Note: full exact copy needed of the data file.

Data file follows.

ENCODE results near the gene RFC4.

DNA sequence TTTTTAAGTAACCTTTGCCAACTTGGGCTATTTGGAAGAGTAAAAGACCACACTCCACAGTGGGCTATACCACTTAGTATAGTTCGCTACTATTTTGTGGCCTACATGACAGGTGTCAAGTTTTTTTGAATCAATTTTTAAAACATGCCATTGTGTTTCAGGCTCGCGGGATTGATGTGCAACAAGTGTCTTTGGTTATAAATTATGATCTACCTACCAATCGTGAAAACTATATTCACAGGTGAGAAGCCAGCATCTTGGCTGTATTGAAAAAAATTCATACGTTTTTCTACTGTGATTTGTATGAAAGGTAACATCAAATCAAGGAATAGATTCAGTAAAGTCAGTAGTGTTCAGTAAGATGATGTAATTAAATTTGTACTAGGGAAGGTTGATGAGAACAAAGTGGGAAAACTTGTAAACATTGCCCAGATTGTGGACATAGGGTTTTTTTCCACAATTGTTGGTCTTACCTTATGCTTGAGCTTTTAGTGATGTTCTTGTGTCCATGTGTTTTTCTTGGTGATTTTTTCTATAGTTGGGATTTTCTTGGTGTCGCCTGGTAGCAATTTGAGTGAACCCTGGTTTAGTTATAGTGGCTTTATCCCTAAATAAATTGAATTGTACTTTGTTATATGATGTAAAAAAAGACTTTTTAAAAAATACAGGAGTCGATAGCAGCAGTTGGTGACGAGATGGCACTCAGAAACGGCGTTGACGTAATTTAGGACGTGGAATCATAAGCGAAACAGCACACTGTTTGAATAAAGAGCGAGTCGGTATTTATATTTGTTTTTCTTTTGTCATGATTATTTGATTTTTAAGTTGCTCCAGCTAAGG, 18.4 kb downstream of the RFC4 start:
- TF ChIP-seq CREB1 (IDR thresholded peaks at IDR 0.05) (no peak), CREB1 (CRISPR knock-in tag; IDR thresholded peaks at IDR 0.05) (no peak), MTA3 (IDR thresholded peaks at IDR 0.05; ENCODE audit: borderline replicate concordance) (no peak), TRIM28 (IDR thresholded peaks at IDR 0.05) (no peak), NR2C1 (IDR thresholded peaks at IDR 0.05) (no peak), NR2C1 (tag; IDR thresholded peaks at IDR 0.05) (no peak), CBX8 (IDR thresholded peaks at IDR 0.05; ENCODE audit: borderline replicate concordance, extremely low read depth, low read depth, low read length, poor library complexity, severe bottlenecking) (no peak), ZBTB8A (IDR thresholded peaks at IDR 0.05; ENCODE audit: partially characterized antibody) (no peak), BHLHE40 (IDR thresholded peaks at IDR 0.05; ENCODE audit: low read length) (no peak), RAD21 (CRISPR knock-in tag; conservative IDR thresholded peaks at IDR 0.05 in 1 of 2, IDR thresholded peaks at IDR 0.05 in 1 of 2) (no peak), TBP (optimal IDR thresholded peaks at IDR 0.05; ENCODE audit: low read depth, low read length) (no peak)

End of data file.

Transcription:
ENCODE results near the gene RFC4.

DNA sequence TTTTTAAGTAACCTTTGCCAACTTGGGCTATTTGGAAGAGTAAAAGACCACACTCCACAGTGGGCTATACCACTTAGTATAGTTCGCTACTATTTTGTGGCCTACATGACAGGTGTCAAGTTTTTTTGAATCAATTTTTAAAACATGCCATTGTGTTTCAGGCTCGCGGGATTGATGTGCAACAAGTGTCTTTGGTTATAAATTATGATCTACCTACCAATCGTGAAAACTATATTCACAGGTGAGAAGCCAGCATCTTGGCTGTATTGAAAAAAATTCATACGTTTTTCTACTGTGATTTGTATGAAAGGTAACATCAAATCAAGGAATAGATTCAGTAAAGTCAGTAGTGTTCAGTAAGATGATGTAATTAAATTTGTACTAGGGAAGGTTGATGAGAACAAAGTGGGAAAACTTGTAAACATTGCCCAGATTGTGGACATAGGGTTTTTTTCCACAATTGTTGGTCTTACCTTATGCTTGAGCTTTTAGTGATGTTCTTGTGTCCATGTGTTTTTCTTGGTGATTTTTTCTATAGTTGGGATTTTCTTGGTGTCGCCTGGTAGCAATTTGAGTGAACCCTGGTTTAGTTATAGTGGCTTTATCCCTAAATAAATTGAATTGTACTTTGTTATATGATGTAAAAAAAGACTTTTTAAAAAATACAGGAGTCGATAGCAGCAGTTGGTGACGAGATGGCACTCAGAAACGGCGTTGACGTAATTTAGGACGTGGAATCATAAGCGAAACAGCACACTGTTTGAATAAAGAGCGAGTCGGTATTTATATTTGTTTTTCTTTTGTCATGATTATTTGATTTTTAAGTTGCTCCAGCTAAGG, 18.4 kb downstream of the RFC4 start:
- TF ChIP-seq CREB1 (IDR thresholded peaks at IDR 0.05) (no peak), CREB1 (CRISPR knock-in tag; IDR thresholded peaks at IDR 0.05) (no peak), MTA3 (IDR thresholded peaks at IDR 0.05; ENCODE audit: borderline replicate concordance) (no peak), TRIM28 (IDR thresholded peaks at IDR 0.05) (no peak), NR2C1 (IDR thresholded peaks at IDR 0.05) (no peak), NR2C1 (tag; IDR thresholded peaks at IDR 0.05) (no peak), CBX8 (IDR thresholded peaks at IDR 0.05; ENCODE audit: borderline replicate concordance, extremely low read depth, low read depth, low read length, poor library complexity, severe bottlenecking) (no peak), ZBTB8A (IDR thresholded peaks at IDR 0.05; ENCODE audit: partially characterized antibody) (no peak), BHLHE40 (IDR thresholded peaks at IDR 0.05; ENCODE audit: low read length) (no peak), RAD21 (CRISPR knock-in tag; conservative IDR thresholded peaks at IDR 0.05 in 1 of 2, IDR thresholded peaks at IDR 0.05 in 1 of 2) (no peak), TBP (optimal IDR thresholded peaks at IDR 0.05; ENCODE audit: low read depth, low read length) (no peak)